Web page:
Is this a better/worse roller coaster than years past?

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Tennessee needs that game with Florida to be rescheduled. Otherwise, what’s left for the Vols – at Vanderbilt, at Auburn, and a possible reschedule at South Carolina – provides little in the way of opportunity but plenty in the way of potholes on the road. In the 28 brackets released after the loss to Kentucky in the Bracket Matrix, Tennessee’s average seed is 5.14. The five line is perilous in its own right, where you’ll face some of the best mid-major teams in the nation as 12 seeds. It also puts you in the potential path of Gonzaga or Baylor in the Sweet 16. But if the Vols don’t get another chance at a quality win via the Gators, I’m not sure if they can get back to the three line without winning the SEC Tournament.

It’s a different set of conversations than the ones we were having at 10-1 (4-1) on January 16, when Tennessee’s only loss was to a hot-shooting and surging Alabama team and the Vols were ranked sixth in both AP and KenPom. Since then Tennessee is 5-5, and it’s been weird along the way.

For instance: one of the biggest questions we had with this team, full of freshmen and absent Lamonte Turner and Jordan Bowden, was who takes the big shot at the end of games? Turns out, we haven’t really needed that answer. Through 21 games, the Vols have played just two one-possession contests: a 56-53 win over Mississippi State, and a 52-50 loss at Ole Miss.

I went back through each of Tennessee’s nine (soon to be 10) NCAA Tournament teams in the last 15 years. They averaged seven one-possession (or overtime) games per year, and only Cuonzo Martin’s last team (four) and Bruce Pearl’s first team (two) played less than six. True to form, things get harder as you get into March: plenty of those teams added multiple one-possession games in the NCAA Tournament. Pearl’s first team played no one-possession games until a March 1 loss to Kentucky in Knoxville, then Chris Lofton’s shot over Winthrop.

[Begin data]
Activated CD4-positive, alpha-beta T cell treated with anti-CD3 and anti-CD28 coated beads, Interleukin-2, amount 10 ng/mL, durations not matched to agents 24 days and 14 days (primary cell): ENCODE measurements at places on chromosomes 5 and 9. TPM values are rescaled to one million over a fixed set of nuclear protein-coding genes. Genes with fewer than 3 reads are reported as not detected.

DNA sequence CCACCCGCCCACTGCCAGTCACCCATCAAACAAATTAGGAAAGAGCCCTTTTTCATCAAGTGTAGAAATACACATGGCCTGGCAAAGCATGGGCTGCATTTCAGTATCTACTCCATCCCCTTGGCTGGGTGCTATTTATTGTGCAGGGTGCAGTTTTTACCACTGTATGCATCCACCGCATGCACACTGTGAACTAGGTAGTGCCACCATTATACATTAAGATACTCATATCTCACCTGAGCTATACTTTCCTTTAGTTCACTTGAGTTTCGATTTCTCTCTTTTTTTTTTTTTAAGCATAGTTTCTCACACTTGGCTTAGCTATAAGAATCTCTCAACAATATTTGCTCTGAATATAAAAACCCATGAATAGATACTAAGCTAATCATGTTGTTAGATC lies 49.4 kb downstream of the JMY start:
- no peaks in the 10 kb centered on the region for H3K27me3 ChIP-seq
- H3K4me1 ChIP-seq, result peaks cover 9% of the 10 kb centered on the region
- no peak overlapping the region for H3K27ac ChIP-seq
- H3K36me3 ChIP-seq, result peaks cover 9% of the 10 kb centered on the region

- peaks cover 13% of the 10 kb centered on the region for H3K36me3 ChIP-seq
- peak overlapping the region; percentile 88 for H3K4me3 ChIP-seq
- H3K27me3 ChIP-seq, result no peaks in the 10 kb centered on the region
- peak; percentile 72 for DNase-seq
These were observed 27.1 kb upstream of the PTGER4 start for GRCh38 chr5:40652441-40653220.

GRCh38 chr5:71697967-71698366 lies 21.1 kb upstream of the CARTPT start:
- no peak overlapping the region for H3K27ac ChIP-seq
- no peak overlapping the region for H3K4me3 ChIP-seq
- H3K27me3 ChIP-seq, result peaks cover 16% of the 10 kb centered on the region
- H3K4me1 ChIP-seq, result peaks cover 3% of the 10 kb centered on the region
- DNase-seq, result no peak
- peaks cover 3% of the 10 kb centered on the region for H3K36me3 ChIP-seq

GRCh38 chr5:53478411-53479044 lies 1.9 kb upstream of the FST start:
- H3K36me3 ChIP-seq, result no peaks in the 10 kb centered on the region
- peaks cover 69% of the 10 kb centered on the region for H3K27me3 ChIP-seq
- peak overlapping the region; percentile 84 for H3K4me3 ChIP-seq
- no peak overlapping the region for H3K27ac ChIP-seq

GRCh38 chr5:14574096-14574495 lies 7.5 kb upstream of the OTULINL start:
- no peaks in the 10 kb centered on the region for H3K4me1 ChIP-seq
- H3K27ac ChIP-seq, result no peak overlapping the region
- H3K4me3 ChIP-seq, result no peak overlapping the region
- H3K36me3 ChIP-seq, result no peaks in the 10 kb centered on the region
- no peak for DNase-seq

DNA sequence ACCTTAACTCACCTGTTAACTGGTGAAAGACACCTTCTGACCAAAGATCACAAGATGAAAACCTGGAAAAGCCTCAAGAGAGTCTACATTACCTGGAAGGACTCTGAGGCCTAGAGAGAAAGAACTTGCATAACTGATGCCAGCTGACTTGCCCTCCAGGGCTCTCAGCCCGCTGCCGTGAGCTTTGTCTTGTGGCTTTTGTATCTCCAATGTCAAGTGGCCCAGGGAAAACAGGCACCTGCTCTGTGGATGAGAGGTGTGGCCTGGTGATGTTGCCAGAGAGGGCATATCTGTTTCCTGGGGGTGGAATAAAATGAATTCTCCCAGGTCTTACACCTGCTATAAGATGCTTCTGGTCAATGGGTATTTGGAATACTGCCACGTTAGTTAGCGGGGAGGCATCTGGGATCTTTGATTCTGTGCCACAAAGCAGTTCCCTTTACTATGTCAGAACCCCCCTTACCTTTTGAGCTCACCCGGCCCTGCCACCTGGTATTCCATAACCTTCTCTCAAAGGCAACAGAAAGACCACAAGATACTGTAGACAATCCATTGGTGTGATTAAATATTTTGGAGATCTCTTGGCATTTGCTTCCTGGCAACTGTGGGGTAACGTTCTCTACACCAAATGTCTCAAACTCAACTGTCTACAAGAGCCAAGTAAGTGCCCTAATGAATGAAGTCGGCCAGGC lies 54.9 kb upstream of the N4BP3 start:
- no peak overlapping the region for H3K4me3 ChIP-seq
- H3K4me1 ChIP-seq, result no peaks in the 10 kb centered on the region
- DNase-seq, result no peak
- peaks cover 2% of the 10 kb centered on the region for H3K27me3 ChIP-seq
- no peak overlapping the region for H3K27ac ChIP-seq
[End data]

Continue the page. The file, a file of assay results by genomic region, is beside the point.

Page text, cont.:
So there’s still time to find some answers to that question, but so far the 2021 Vols have won comfortably or lost uncomfortably. Add “very” in many cases. With 2-4 SEC games to play, the Vols have five conference wins by 10+ points. Among those recent Tennessee tournament teams, only 2008 (8), 2014 (9), and 2019 (12) had more in the regular season.

And, with 2-4 SEC games to play, the Vols have three conference losses by 10+ points. Among those recent Tennessee tournament teams, only 2007 and 2010 had more (four each).

The 2021 Vols have three 10+ point wins over KenPom Top 50 opponents (Missouri, Kansas, Kentucky). Only 2007 (4) and 2019 (5) had more. The 2008 team only had one. The Elite Eight squad two years later only had two.

It’s not all bad with this team, not at all. There’s just not much middle right now. Through some combination of covid, freshmen, and just this team, Tennessee either plays really well or really not. This, of course, is a recipe for losing in the second round of the NCAA Tournament. So along with stringing together a few wins against Vanderbilt, Auburn, and South Carolina, you’d also like to see this team beat two good teams in a row in the SEC Tournament. I thought Rick Barnes’ quote after Kentucky when asked if this team didn’t handle adversity well was a good one:

“I don’t know if I would say they don’t handle adversity. I don’t think they’ve handled success very well. When you feel like you’re getting things going, you feel like we’re turning the corner — that shows up more, I think if you saw practice, you would see some of that. But I would say this too: That goes back to really leadership within the framework of what we’re trying to do. Some of that, we talked about, has got to come from within the players. I would say more (than) the adversity, I don’t think we’ve handled success very well. I really don’t.

The Vols need to get healthy, for sure. They may not have a ton of opportunities left to build their resume, but they can certainly level out in the good way.

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